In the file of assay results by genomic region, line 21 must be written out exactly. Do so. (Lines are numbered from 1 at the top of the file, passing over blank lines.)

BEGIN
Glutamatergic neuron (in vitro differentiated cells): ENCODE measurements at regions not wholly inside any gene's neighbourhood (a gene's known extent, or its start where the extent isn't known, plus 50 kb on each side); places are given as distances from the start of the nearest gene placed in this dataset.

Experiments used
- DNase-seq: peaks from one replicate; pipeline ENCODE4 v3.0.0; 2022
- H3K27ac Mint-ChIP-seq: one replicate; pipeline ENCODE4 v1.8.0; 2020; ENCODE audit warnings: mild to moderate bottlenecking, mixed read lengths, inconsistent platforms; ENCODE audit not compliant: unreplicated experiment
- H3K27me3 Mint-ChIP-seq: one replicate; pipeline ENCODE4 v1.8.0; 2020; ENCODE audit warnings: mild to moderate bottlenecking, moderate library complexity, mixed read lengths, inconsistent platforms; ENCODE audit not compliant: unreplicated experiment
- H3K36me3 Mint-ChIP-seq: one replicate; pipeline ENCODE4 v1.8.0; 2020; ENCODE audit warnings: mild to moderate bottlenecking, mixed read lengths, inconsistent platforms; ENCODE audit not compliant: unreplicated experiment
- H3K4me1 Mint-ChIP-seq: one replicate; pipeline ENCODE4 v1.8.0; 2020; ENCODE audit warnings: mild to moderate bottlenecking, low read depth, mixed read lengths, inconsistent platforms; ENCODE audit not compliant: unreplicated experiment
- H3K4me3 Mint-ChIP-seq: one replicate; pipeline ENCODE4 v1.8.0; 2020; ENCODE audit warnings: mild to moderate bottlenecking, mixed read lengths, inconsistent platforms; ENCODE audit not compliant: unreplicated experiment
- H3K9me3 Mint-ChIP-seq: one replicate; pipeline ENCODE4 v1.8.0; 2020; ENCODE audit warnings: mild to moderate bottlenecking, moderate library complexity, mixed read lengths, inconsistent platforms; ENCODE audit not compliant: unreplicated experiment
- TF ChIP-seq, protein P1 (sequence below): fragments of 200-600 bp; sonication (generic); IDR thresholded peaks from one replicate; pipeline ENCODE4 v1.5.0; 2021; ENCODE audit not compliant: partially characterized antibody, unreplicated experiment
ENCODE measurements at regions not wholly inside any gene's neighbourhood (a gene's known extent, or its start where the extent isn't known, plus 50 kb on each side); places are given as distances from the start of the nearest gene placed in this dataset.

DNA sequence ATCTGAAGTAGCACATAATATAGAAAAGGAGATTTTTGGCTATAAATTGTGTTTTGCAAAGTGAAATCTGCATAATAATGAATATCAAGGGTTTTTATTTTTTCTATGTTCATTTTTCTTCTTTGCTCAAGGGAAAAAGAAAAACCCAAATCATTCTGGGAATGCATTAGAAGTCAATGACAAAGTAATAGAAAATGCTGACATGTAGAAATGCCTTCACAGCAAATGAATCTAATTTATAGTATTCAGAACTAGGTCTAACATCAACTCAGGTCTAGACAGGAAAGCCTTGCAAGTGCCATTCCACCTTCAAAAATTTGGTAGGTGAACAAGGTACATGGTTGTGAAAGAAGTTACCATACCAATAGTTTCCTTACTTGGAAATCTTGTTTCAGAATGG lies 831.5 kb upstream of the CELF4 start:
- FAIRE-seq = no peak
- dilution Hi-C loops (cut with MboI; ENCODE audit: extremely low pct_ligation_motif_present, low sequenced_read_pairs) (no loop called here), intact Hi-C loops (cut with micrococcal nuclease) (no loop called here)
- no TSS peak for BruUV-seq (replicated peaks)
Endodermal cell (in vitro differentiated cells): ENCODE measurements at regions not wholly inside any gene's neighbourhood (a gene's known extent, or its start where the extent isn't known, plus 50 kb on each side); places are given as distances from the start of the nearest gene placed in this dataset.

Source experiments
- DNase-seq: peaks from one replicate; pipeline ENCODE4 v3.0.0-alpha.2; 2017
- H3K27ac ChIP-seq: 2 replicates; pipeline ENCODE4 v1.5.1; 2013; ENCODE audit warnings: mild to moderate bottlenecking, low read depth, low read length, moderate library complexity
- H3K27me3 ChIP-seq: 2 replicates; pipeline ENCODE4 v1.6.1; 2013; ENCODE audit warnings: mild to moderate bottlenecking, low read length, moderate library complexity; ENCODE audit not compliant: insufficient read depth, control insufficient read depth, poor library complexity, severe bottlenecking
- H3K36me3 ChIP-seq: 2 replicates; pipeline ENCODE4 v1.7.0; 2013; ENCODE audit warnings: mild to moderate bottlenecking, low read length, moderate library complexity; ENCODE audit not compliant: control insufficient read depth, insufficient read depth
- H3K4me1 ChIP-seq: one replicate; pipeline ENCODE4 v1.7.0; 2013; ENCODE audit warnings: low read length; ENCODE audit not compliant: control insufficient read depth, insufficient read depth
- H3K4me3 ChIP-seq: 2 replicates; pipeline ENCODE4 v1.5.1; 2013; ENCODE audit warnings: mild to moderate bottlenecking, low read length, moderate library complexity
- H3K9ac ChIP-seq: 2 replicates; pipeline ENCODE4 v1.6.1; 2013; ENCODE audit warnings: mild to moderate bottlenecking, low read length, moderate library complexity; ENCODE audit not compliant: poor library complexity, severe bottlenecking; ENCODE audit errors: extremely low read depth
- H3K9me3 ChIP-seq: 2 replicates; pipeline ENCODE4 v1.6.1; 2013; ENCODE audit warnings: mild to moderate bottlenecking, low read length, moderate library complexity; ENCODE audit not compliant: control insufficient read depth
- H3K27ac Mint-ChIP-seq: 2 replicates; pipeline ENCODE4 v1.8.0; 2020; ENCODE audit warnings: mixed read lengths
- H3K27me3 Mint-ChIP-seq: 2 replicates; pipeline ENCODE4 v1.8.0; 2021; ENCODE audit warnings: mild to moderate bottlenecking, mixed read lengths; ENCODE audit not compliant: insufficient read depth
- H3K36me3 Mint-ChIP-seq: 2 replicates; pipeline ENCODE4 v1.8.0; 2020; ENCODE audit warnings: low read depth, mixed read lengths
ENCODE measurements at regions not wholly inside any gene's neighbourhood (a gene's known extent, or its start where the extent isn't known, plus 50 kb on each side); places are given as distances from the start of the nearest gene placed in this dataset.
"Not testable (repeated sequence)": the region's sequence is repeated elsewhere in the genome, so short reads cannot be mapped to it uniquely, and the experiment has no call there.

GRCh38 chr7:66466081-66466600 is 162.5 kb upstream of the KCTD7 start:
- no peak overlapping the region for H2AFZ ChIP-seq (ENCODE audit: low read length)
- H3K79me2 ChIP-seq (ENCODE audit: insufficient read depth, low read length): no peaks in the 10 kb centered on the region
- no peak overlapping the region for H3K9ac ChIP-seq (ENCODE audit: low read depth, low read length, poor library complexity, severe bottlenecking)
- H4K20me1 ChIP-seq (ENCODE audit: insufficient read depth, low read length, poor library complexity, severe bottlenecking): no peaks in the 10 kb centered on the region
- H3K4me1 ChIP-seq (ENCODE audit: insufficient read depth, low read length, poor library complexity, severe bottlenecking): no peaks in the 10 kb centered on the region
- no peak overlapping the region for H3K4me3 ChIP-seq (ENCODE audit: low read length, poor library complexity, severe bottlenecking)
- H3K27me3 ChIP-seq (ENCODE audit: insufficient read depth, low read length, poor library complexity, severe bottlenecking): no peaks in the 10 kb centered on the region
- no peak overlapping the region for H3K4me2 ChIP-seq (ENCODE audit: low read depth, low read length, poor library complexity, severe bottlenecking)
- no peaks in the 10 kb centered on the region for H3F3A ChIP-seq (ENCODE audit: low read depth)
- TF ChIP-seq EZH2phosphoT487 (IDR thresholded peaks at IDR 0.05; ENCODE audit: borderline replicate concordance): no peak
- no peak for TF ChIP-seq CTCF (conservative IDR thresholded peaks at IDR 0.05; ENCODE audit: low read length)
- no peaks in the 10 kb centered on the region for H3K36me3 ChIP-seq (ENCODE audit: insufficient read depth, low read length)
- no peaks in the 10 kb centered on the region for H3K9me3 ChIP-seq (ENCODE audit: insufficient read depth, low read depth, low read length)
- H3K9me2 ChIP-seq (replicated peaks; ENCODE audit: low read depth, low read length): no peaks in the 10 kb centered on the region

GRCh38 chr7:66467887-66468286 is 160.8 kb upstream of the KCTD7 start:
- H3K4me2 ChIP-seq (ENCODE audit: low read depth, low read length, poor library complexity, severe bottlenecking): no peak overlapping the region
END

- H3K36me3 ChIP-seq: 2 replicates; pipeline ENCODE4 v1.7.0; 2013; ENCODE audit warnings: mild to moderate bottlenecking, low read length, moderate library complexity; ENCODE audit not compliant: control insufficient read depth, insufficient read depth